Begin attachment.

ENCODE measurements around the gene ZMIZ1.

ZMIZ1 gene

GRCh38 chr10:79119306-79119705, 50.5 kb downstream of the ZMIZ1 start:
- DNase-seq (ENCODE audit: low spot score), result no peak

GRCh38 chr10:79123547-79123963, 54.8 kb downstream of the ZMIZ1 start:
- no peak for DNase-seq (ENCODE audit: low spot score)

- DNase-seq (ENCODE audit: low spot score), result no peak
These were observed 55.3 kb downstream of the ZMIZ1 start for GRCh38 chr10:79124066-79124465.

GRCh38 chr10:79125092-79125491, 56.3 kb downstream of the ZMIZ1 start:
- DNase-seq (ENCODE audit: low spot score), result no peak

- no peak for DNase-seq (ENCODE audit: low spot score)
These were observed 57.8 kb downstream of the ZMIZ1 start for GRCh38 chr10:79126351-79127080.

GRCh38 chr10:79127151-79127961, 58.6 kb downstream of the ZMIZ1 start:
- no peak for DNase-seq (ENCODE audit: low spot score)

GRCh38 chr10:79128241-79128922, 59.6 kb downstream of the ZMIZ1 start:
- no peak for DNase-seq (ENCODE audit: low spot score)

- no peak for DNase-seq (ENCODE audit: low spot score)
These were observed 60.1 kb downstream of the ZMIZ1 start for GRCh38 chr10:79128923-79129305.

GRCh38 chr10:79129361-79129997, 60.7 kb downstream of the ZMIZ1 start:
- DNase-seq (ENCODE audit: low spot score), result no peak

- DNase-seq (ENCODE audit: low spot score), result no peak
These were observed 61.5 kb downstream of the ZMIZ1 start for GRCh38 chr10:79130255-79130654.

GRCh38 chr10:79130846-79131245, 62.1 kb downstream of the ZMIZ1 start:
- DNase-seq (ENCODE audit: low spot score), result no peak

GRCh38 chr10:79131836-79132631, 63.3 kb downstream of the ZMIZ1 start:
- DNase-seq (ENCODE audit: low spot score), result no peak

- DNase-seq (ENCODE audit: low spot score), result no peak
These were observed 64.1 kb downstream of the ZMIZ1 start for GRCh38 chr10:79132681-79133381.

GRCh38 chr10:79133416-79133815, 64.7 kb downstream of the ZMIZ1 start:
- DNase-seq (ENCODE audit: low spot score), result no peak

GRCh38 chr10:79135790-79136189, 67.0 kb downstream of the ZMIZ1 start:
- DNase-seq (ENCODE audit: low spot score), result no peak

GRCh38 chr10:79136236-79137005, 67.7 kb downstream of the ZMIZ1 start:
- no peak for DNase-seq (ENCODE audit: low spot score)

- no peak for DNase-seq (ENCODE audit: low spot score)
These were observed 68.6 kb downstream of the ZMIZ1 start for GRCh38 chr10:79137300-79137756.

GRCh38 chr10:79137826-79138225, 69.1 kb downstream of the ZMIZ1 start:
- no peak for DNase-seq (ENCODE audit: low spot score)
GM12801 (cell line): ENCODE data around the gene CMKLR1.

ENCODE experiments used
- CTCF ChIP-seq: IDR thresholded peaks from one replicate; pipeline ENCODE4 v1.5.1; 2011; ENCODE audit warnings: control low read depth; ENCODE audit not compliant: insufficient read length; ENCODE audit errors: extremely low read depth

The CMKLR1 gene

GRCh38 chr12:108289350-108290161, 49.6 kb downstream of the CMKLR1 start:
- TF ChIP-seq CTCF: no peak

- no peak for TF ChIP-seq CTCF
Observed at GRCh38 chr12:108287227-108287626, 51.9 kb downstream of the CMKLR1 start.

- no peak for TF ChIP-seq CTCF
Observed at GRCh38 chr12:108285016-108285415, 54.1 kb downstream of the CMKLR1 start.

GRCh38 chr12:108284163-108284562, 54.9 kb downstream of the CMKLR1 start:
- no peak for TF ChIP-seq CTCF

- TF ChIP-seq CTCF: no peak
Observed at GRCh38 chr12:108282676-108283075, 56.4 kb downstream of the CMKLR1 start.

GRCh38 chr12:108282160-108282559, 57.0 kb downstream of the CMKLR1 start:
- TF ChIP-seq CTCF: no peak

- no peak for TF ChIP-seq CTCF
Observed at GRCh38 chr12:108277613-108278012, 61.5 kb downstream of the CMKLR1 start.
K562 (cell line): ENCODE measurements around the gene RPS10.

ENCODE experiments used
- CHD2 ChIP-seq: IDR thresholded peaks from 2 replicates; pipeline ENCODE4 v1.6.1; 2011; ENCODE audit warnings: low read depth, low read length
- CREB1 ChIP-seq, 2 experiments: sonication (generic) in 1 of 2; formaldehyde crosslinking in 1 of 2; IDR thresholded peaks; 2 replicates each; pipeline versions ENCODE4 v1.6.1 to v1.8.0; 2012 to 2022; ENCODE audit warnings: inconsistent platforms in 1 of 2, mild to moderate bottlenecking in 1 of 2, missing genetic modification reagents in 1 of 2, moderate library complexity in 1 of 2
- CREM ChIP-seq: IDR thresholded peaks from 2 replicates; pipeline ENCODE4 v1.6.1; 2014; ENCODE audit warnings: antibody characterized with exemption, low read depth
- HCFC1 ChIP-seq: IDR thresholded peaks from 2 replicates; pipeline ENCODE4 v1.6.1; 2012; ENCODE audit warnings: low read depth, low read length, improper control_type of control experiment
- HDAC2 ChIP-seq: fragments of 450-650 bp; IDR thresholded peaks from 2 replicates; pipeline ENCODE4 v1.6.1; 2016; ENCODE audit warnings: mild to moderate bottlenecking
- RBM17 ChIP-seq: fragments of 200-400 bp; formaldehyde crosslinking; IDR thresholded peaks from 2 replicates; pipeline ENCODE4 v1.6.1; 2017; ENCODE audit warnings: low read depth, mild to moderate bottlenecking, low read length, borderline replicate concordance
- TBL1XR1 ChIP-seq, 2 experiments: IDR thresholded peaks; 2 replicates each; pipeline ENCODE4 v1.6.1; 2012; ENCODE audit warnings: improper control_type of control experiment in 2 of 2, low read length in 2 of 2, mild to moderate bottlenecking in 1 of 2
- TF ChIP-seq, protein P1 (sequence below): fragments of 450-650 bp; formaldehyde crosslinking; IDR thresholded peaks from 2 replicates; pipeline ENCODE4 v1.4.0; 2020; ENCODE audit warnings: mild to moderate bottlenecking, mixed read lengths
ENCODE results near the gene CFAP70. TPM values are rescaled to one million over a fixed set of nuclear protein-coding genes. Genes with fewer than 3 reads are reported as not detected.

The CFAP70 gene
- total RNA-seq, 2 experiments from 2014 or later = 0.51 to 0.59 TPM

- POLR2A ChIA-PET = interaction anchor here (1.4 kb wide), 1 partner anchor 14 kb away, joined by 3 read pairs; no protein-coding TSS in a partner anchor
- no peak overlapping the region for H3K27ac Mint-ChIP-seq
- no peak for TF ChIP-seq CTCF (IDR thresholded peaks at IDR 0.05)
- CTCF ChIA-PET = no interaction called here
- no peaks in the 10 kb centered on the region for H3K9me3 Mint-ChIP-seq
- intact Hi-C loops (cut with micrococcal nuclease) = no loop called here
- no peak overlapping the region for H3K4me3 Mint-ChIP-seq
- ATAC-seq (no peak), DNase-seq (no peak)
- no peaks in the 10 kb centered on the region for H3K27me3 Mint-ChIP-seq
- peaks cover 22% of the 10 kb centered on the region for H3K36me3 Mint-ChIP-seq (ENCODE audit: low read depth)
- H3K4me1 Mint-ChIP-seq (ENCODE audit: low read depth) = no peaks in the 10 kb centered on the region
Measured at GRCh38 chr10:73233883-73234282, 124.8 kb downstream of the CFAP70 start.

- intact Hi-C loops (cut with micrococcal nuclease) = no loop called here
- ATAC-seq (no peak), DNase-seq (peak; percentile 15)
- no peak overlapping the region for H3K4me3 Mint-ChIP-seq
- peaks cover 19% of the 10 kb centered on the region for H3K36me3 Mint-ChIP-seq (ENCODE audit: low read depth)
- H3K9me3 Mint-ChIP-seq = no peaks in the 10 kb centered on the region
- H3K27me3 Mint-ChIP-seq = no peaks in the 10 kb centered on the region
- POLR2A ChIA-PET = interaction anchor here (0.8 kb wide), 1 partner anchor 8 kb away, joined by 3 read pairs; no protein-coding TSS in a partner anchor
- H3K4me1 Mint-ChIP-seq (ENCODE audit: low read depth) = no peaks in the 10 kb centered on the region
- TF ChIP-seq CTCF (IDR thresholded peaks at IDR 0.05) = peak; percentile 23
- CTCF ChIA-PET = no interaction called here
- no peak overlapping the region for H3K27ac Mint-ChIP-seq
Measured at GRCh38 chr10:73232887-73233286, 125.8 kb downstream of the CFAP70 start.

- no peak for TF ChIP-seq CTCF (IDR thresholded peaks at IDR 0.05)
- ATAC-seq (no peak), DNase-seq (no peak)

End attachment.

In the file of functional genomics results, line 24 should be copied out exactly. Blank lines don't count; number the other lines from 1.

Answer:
- DNase-seq (ENCODE audit: low spot score), result no peak